Johnny Stecchino (1991)
It's the context that counts
Yes Bengini is a master of comic timing and plasticity. And the script is a fantastic use of the comedy of double-entendre. But as a Sicilian friend has pointed out, the late 1980's-early 90's was a time of unparalleled violence and legal action against the Mafia, a time when the population was enveloped in fear with reports of killings almost a daily occurrence.
In the context of this earlier film, , Begnini's portrayal of concentration camps in Mussolini's Italy in "Life is Beautiful" acquires the weight of Chaplin's "Great Dictator." Fear loses some of its grasp when evildoers become the butt of comedy.
Documentary in context
While far from perfect, this documentary is of considerable value on its own merits. The historical-political context of Eisenstein's work is readily available, but his internal take on his evolution as an artist is not. It is worth noticing the provenance of the documentary: Italian director, Swiss producer -- i.e. a European take, outside the bipolar US_USSR relations of the time (the Soviet war in Afghanistan). It purports to be a visual "Cliff Notes" to his memoirs - so the source material predates the Cold War. Written shortly before the director's death, it could scarcely include commentary on the Stalin era, and by now the mere mention of homosexuality attached to one of Russia's cultural icons is "politically incorrect," to say the least.
I teach a course on "Foreign Film" and am most concerned with getting my students to look at visual matter through the eyes of others. I can provide a historical perspective, but this is one of the best supplements I have found so far.
Creating a novel on film
This film was shown on the closing night of the Russian Film Symposium at Pittsburgh Filmmakers screening room, which was the ideal venue for such a film. This is the director's first major film and has been hailed as inaugurating a new period in Post-Soviet Russian filmmaking. As such, of course, its depths are scarcely perceptible without some knowledge of the Soviet past.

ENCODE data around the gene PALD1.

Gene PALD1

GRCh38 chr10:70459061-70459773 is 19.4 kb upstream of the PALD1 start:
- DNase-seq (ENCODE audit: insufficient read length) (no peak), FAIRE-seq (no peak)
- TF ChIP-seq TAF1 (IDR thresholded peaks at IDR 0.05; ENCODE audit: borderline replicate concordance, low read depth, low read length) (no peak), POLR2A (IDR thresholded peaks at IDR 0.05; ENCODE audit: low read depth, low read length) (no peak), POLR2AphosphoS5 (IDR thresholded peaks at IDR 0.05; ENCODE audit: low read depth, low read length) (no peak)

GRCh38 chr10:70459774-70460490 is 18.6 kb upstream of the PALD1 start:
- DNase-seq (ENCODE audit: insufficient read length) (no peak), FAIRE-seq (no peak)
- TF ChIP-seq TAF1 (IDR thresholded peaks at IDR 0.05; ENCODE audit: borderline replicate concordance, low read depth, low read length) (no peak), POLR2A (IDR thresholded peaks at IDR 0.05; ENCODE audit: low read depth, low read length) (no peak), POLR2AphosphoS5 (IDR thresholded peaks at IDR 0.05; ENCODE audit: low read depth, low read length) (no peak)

A writer presents his manuscript to a publishing house, which rejects it. One by one, however, members of the editorial board retrieve the manuscript from the waste basket, each reading a different one of the four short stories, which they endow with the physical details of their imaginations. Thus the film as a whole creates a novel in the mind of the viewer through visual details and unexpected juxtapositions. There is a good deal of humor, with a deeply ironic Russian edge.
Ischeznuvshaya imperiya (2008)
Middle-brow culture, Post-Soviet Style
Karen Shakhnazarov's films are all, in a sense, "period pieces." They find a solid place in international film festival culture without ever quite winning the prize. "Vanished Empire" had a particularly personal ring for me, since I began my long-time study in and out of Soviet/Post-Soviet Russia in the period this film depicts (circa 1974), and had an uncomfortably eerie sense of deja-vu throughout the film. Searching for an American parallel, I came up with "American Graffiti," where Richard Dreyfus's character is caught between remaining in his Middle-American hometown or heading off to an Eastern college (as he does) and returning many years later to write about it.